Two decades of innovation and disruption have built a world where it no longer makes sense to distinguish between digital and traditional forms of marketing.
The future isn’t jet packs and SoLoMo (remember that one?), it’s traditional ideas brought to life with new tools and traditional channels reinvigorated by new ideas. This new, omnichannel world is reminiscent of marketing’s past, but with some critical updates. 2016 will be a year of maturation, with traditional and disruptive ideas blending into a unified, cohesive whole.
Agency Relationships Will Be Based On Return On Ad Spend
It’s no accident that 2015 was the year of the media review. By May, brands across all categories had put up more than $17 billion in media business for review. But it’s not about shifting business from one agency to another; these reviews were part of a paradigm shift as large marketers rethink the cost and value of agencies and the mix of media in what is a very different marketing landscape than even three or four years ago.
For the past 100 years, advertising has been about the cost of media placements. We spoke the language of CPMs, which defined a proxy for the value of a media property’s audience.
But because of big data and the march toward better attribution tools, that conversation is shifting to performance. In the past, we as marketers bought as much audience as we could and accepted waste as the cost of doing business because the thinking was that with enough reach and frequency, the needle would move.
Today, moving the needle is a much more precise proposition. There are more explicit ways, based on digital activity and an ability to match the delivery of ads with consumer actions.
Traditional Companies Will Buy Innovative Startups
With tech consuming every sector and every company and more than $1.7 trillion in cash reportedly sitting in corporate coffers, 2016 will be the year traditional companies go shopping for disruption.
Take the example of Under Armour, the maker of fitness apparel. If you judged the company solely by its acquisition strategy, consisting of technology platforms like MapMyRun and Endomondo (personal trainer apps), MyFitnessPal (a food tracker app), and Gritness (a fitness schedule management app), you would think it was a software company. In fact, Under Armour is one example of a larger post-tech reality, where the ubiquity of technology in our society means that all companies are declaring themselves tech companies.
Of course, tech gets crowded quickly. Consider the surge of alternatives to paying with cash or a credit card. Stores now have a variety of ways to take payments, from Apple Pay and Android Pay to Square, Stripe, and LevelUp.
Large companies could, of course, build their own solutions, but nimble startups are moving faster and changing the rules constantly. Someone will buy Stripe or maybe Square. The question is whether it will be Visa, American Express, or one of their big banking partners like Bank of America or Wells Fargo.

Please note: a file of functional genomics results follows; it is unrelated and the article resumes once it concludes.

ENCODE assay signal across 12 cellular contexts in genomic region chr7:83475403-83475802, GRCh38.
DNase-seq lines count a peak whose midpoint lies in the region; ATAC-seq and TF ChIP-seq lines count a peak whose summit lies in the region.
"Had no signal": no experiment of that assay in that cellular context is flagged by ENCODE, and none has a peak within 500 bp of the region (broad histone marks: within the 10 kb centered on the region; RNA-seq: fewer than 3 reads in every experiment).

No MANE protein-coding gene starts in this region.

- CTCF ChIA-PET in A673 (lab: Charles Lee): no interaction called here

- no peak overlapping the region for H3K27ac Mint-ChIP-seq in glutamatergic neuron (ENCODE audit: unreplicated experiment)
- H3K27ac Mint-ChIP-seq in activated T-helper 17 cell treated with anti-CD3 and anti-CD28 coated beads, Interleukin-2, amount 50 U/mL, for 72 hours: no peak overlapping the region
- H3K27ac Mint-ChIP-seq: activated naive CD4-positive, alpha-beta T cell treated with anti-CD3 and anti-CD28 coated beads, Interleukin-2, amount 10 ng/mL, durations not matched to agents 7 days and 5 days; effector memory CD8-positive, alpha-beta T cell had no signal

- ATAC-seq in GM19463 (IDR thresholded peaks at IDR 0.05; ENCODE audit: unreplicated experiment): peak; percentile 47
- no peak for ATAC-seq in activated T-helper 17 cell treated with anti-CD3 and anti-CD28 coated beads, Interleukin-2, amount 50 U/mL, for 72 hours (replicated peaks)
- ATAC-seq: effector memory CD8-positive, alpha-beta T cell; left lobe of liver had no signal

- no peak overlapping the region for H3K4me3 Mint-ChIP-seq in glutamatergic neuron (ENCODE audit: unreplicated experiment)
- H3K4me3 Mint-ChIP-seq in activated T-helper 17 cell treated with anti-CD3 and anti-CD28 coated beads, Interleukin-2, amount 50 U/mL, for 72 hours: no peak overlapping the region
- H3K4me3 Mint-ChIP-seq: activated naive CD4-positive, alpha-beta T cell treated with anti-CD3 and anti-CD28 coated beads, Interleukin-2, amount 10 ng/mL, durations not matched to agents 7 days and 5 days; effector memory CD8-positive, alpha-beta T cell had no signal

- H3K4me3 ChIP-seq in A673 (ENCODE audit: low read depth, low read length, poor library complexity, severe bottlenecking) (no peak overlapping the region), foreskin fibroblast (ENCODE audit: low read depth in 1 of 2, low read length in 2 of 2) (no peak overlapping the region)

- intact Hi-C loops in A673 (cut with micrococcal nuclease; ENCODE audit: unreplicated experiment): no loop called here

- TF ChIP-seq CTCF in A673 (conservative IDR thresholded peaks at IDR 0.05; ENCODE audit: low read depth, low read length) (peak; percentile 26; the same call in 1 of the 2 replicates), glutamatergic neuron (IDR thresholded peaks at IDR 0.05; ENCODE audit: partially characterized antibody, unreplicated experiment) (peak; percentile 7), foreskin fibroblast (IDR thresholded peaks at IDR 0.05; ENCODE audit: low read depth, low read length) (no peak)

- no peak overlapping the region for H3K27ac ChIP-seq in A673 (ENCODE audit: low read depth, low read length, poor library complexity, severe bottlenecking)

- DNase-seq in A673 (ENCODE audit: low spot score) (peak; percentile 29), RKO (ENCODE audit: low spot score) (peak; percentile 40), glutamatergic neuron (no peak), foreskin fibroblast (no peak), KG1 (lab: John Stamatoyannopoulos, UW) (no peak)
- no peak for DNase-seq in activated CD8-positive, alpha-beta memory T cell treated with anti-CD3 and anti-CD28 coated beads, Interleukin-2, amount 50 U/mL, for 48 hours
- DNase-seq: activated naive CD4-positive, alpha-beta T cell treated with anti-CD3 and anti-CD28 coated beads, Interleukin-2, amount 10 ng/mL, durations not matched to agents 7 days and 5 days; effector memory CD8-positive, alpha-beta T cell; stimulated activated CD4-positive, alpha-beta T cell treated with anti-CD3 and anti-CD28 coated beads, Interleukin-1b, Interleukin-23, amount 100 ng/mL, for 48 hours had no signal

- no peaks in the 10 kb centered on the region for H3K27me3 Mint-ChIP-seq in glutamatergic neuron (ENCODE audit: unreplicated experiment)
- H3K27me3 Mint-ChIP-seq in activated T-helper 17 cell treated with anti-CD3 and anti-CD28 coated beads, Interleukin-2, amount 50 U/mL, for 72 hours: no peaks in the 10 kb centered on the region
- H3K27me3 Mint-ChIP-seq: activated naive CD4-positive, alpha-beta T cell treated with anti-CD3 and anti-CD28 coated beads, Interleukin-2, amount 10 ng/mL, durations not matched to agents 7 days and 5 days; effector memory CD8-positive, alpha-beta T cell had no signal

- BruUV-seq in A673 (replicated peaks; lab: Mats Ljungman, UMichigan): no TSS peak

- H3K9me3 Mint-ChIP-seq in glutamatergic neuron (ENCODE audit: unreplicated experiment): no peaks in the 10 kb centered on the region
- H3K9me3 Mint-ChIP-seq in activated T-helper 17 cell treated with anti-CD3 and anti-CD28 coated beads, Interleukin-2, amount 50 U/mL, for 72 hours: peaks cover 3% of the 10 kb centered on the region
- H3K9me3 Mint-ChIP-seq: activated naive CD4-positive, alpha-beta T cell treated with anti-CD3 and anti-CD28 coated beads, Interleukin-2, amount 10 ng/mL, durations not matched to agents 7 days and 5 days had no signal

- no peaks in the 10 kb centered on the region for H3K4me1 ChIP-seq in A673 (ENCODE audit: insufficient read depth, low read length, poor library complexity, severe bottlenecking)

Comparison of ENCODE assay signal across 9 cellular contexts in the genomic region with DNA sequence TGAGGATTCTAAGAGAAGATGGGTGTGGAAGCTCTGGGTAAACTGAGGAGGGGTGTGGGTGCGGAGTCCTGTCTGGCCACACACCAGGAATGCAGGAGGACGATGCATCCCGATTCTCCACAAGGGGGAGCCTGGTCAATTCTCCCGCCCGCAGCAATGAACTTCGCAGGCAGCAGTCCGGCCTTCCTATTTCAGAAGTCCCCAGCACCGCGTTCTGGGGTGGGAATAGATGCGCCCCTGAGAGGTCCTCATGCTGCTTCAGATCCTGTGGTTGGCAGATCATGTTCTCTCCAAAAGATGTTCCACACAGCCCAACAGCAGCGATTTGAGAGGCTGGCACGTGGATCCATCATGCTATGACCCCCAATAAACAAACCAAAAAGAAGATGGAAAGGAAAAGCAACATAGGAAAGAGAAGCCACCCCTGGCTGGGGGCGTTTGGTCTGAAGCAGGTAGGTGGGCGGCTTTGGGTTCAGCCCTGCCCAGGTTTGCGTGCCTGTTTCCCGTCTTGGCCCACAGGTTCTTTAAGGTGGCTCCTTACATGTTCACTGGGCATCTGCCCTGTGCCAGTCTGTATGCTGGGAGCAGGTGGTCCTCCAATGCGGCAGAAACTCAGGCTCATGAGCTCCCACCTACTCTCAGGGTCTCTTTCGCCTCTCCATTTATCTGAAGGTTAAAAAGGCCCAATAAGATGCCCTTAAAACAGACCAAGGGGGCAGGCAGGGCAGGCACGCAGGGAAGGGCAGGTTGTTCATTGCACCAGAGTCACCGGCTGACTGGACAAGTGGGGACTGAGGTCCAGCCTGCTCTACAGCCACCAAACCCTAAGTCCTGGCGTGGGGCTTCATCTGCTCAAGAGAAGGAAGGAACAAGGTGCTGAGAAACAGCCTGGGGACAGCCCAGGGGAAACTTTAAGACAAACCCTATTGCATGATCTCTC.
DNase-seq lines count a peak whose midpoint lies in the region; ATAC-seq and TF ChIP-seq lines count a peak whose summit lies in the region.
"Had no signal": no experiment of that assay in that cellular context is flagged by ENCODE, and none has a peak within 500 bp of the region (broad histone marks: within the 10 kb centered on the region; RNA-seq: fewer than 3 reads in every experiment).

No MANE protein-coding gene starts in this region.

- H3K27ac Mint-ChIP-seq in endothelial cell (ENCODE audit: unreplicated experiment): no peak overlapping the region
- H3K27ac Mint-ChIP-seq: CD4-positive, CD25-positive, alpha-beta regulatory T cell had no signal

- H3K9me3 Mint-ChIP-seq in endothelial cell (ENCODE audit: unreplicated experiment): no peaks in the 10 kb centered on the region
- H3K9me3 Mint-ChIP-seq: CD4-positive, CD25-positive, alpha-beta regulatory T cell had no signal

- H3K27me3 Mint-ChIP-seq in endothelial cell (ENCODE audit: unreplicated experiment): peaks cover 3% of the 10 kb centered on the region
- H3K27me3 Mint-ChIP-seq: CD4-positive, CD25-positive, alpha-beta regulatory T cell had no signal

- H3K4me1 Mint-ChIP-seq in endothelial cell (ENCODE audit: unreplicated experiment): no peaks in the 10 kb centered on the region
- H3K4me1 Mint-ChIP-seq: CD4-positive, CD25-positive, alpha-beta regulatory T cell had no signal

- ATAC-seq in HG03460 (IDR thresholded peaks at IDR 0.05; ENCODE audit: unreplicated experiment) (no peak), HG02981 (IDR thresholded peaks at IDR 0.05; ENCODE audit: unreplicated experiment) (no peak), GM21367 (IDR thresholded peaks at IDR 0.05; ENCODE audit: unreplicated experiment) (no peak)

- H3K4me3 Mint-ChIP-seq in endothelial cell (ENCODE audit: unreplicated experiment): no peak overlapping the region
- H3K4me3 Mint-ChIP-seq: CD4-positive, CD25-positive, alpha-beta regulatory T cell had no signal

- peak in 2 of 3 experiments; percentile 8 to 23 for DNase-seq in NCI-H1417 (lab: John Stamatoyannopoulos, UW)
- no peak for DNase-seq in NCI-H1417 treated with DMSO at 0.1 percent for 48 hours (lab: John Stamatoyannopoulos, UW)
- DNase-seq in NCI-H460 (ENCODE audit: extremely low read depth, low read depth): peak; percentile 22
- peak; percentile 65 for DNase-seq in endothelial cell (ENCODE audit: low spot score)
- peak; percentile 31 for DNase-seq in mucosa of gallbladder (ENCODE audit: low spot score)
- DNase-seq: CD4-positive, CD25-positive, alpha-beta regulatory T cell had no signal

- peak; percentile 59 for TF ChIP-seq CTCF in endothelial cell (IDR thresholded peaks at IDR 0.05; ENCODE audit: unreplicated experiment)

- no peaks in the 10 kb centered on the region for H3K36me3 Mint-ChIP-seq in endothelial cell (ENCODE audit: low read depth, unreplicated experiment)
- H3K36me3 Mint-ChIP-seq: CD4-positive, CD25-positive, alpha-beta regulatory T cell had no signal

Digital Marketers Will Sign Up For Classes On Traditional Marketing
Good marketers are always learning. As consumers shifted more time and attention online, digital marketers taught traditional marketers about the power of search, email, social, and mobile.
But with digital now making its way into every aspect of today’s marketing spend and with a greater emphasis on omnichannel consumers, digital marketers are the ones that have to head back to school to understand the discipline of marketing. They have to learn how you mix performance--the domain of digital--with brand-oriented marketing to drive both sales and brand health.
TV And Mail Will Drive The 2016 Election
Digital played a key role in the last two election cycles. But the story in 2016 will be about how the campaigns apply digital tools to the channels that traditionally drive elections--TV and mail.
Campaigns that leverage the twin trends of cord cutting and the rise of programmatic TV will lower their cost of media while simultaneously making their television ads more addressable. Meanwhile, campaigns will leverage mail’s superior response rates by applying the same digital tools retailers have pioneered in revitalizing the catalog.
Direct mail will bring the 2016 election to the kitchen table in a more targeted, customized way than ever before, and those conversations will happen on a daily basis because they’ll be driven by the campaign’s Web analytics.
Marketing That Is Not Personalized Will Be Irrelevant
Marketers have understood the importance personalization for some time. That trend will continue in 2016, but execution will improve, and with it, consumer expectations will rise.
In 2015, Southwest sent frequent fliers customized birthday messages that included a choice of four musical genres performing “Happy Birthday.” Pretty cool, but not really personal, just timely.
To make it more personal next year, the company will identify people who have birthdays during a week they are traveling and offer them early boarding or a special announcement aboard the plane, thanking them for spending time around their special day on a Southwest flight. Consumers that appreciate these special perks will develop new levels of brand loyalty and begin to ignore marketers that don’t seem to make the effort.
Lately, every year has been a year of change for marketers. I expect 2016 to be no different. Let’s hope it's the year marketing takes the customer into close consideration.